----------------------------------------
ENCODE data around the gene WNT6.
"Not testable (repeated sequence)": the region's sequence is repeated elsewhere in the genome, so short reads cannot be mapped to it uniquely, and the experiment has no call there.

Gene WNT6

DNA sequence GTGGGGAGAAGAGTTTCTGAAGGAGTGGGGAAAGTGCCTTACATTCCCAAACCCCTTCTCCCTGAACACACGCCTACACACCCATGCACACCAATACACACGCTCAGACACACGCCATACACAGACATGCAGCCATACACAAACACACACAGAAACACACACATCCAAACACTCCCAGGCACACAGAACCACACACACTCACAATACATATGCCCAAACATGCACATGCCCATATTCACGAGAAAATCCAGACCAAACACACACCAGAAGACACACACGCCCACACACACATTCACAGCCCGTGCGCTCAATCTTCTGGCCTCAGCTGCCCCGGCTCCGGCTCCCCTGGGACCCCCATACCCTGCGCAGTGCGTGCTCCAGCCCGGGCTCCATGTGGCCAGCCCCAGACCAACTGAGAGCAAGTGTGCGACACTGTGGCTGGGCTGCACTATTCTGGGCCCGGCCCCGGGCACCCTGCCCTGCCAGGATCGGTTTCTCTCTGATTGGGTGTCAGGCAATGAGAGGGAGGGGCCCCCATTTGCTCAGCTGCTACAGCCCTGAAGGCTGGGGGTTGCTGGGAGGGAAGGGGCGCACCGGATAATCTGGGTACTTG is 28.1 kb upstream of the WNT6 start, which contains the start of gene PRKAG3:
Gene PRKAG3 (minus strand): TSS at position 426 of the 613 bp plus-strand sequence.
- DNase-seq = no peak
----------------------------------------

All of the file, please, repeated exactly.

ENCODE data around the gene WNT6.
"Not testable (repeated sequence)": the region's sequence is repeated elsewhere in the genome, so short reads cannot be mapped to it uniquely, and the experiment has no call there.

Gene WNT6

DNA sequence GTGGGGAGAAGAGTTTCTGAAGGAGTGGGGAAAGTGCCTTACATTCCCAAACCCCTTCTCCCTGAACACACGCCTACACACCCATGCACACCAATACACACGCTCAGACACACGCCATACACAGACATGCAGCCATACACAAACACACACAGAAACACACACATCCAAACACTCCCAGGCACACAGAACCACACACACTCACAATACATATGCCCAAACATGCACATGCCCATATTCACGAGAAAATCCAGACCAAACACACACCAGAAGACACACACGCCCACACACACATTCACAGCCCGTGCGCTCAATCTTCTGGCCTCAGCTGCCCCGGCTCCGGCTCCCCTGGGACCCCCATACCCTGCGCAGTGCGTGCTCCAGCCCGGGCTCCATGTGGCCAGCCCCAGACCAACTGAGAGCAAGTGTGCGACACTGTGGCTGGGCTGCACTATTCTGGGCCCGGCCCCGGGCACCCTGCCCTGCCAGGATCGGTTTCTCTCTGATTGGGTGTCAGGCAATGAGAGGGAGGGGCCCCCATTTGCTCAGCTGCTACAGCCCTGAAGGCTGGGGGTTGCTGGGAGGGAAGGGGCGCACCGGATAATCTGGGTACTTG is 28.1 kb upstream of the WNT6 start, which contains the start of gene PRKAG3:
Gene PRKAG3 (minus strand): TSS at position 426 of the 613 bp plus-strand sequence.
- DNase-seq = no peak